LATEST INTELLIGENCE. MELBOURNE, Friday Night. A YOUTHFUL LARCENIST. [Newspaper Article] — The Ararat Advertiser — 10 January 1914
LATEST INTELLIGENCE &nbsp; (By Wire) (From our own Correspondent) MELBOURNE, Friday Night. &nbsp; A YOUTHFUL LARCENIST. Johannes Krimmon, a youth, was charged in the City Court to-day with. a series of larcenies. The peculiarity about this case was that when Krimmon was arrested he was only eligible for the Children's Court, being under the age. Since his arrest the holidays have intervened, and he has had a birthday with the result that he is now legally of age to be tried in the open court. He was committed for trial on a charge &nbsp; of stealing a bicycle from Elizabeth street. The machine was valued at £9, but he sold it for 15. &nbsp; WATCH-HOUSE ESCAPES RECAP- &nbsp; &nbsp; TURED. &nbsp; &nbsp; Some time ago whilst awaiting trial in a Maternity Act case Daniel Winter calmly walked out of one of the cells in the temporary City Court and escaped. Nothing was heard of him till yester- &nbsp; day, when word c...
OLD MAN CHARGED WITH ASSAULT. CASE AT GREAT WESTERN. [Newspaper Article] — The Ararat Advertiser — 10 January 1914
OLD MAN CHARGED WITH ASSAULT. CASE AT GREAT WESTERN. On Wednesday last Constables Mar- shall and Elliott, of Stawell, in re- &nbsp; sponse to a complaint made, visited Great Western to make inquiries into a serious allegation made against a well known resident of that township, and as a result of their inquiries they ar- rested an old man named Thomas Bul- lock, 75 years of age, and charged him with assault, with intent to carnally know a girl under the age of 10 years. The girl, whose name is Grace Thomlinson, is only eight years of age, and is a daughter of well-known resi- dents of Great Western. She made a statement to the police that on Monday afternoon, with her brother and sister, she visited Bullock's place, and after her brother and sister left she waited and that accused then interfered with her underclothing. The child did not tell her parents of what she alleges had happened until Tuesday night, and the parents took steps to inform the police on the following mor...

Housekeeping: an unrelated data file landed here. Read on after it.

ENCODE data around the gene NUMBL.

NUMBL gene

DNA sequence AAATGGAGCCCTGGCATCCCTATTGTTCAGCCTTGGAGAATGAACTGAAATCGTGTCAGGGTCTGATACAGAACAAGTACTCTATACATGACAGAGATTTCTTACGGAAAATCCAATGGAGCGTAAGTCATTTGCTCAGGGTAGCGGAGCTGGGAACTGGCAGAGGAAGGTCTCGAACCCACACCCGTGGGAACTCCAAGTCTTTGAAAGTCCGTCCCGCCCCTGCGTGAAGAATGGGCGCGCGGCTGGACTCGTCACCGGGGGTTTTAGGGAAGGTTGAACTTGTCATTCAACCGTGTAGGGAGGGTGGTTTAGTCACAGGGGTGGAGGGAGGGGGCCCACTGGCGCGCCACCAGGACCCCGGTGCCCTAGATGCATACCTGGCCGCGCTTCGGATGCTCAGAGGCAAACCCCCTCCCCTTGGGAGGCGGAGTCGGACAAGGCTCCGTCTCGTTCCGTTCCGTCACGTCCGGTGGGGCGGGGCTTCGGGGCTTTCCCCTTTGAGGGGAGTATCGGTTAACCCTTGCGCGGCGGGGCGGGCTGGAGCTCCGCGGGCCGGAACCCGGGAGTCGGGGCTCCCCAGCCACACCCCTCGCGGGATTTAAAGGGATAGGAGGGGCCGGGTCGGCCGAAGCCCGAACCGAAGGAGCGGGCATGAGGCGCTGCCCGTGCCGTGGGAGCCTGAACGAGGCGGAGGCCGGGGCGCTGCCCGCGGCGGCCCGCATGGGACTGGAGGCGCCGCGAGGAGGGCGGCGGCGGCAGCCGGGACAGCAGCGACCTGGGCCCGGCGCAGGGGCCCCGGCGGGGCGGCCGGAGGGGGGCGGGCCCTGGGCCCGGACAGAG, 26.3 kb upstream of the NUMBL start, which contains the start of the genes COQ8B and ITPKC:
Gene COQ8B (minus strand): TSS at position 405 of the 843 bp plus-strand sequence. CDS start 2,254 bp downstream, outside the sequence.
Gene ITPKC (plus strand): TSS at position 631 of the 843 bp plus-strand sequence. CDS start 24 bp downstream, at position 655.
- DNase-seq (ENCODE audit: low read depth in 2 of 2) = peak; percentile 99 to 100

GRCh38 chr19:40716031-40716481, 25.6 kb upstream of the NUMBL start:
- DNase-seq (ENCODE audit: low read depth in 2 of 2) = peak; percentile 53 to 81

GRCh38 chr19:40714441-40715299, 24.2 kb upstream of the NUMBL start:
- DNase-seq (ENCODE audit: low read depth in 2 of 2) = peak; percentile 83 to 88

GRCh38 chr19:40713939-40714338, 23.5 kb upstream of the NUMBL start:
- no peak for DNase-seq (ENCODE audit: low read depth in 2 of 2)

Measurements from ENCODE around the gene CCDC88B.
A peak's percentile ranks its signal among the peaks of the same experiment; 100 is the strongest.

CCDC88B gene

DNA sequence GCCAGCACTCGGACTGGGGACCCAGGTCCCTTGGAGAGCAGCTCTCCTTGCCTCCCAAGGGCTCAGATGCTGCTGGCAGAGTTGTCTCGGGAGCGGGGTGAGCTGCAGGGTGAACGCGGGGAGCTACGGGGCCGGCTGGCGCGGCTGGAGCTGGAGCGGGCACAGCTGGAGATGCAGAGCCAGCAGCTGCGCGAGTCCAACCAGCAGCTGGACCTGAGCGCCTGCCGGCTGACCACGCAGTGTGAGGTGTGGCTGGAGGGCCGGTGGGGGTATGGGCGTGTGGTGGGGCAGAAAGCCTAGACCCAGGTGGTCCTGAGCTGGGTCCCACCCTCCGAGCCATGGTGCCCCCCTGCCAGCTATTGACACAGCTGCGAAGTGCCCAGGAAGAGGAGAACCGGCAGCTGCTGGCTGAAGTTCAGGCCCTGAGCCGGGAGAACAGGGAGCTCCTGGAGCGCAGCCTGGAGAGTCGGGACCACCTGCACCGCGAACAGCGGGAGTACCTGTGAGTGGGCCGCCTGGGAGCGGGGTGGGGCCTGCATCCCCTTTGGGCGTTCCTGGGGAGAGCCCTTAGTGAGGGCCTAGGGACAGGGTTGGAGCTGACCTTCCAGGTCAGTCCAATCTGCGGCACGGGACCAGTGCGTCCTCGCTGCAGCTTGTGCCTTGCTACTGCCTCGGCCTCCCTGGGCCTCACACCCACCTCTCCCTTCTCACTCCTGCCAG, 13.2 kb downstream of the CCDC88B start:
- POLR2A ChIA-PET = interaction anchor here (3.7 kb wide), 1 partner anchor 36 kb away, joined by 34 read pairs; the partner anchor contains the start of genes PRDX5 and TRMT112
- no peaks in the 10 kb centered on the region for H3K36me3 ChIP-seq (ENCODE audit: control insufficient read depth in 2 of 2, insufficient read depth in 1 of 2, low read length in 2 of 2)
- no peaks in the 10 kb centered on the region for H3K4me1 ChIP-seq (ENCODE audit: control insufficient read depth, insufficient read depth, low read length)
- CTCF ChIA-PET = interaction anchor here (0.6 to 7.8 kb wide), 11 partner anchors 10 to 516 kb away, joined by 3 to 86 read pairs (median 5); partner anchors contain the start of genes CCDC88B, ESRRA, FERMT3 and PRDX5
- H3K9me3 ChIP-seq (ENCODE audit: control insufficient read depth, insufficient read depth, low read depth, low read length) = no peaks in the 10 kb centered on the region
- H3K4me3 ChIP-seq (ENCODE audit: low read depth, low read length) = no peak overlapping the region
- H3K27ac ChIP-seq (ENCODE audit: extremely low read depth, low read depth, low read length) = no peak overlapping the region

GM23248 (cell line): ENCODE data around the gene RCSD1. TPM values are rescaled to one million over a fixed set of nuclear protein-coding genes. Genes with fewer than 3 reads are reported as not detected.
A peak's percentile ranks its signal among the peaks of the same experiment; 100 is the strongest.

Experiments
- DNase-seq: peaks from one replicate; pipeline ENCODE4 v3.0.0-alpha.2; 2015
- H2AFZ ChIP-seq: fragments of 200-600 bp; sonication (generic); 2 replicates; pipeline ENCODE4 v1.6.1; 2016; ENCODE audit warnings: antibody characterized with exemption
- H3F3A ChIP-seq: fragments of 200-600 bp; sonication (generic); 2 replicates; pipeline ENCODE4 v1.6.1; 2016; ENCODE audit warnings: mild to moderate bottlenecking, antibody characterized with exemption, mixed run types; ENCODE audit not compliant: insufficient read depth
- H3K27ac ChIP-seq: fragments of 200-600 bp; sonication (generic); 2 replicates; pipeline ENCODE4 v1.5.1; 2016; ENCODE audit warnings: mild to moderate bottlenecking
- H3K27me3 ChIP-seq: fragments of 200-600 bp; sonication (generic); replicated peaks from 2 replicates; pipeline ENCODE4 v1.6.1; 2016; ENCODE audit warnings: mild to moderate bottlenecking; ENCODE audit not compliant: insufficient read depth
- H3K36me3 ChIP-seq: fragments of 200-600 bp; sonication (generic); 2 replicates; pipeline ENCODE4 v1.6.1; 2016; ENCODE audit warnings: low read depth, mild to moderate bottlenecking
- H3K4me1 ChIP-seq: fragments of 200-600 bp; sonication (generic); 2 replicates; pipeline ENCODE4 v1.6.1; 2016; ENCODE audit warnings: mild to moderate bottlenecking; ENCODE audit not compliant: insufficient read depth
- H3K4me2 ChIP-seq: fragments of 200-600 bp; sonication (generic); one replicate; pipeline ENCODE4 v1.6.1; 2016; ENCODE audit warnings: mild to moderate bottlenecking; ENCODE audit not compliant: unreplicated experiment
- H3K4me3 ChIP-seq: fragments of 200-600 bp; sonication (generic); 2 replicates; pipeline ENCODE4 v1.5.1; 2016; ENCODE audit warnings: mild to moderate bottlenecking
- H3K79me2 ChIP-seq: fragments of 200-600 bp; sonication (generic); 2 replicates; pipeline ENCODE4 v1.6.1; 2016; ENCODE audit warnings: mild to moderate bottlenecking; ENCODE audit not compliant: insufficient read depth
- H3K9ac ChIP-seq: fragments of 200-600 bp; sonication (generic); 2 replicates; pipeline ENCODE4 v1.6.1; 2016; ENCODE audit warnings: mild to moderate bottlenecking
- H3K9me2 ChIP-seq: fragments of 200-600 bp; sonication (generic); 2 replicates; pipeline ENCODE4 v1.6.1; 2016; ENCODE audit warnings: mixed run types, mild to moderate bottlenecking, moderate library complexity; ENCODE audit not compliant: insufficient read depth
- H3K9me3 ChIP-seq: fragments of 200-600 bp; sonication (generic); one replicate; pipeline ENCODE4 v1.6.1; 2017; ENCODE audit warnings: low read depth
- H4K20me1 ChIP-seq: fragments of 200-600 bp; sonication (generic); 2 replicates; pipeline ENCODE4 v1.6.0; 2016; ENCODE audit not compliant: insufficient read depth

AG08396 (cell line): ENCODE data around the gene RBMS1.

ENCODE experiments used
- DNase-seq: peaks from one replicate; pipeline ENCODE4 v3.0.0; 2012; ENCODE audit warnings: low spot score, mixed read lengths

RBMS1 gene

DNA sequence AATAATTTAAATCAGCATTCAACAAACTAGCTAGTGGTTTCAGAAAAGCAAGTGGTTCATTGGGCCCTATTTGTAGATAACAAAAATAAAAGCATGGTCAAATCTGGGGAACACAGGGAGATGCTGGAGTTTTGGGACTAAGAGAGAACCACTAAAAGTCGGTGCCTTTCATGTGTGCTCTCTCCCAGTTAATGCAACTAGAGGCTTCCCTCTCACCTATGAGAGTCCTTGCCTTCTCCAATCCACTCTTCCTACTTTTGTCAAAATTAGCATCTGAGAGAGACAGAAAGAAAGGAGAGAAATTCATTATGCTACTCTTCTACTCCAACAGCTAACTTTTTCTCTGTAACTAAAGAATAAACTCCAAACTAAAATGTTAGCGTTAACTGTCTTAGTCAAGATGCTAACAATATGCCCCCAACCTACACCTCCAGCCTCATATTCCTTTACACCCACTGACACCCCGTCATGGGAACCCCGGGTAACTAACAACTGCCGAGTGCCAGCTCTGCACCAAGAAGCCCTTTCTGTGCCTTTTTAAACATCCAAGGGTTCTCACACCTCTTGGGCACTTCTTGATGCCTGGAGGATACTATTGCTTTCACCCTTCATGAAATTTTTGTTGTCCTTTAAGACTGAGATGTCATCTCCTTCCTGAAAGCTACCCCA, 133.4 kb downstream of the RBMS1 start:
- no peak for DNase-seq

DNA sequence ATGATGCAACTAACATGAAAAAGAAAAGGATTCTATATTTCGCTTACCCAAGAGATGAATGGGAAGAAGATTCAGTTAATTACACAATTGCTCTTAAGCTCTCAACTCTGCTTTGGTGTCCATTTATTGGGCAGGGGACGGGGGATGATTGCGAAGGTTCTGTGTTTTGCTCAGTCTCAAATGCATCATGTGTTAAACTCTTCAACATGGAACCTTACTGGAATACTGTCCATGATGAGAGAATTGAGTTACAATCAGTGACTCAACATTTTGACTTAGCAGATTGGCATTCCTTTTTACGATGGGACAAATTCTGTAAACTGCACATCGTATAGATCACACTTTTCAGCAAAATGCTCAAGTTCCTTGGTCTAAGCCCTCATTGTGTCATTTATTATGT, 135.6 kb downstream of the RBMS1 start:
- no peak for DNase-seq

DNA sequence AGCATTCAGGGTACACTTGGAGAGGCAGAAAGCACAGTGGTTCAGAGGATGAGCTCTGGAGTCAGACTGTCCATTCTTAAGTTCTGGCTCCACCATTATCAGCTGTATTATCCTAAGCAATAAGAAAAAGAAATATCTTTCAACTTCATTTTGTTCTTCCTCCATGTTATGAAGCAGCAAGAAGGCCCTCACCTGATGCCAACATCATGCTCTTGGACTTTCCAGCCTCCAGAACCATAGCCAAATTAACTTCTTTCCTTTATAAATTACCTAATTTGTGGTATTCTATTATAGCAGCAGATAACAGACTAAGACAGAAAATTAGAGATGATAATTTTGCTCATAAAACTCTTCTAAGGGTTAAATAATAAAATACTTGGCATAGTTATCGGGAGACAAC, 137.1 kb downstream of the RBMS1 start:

Too True. [Newspaper Article] — The Ararat Advertiser — 10 January 1914
Too True. There is a happy mean in every- thing. It is said that a shrewd old lady heard her married daughter say: "If my husband doesn't do such and such a thing, he'll find himself in hot water." &nbsp; "My child," said the old lady, "a man is like an egg. Kept in hot water a little while he may boll soft, but keep him there long and he hardens!"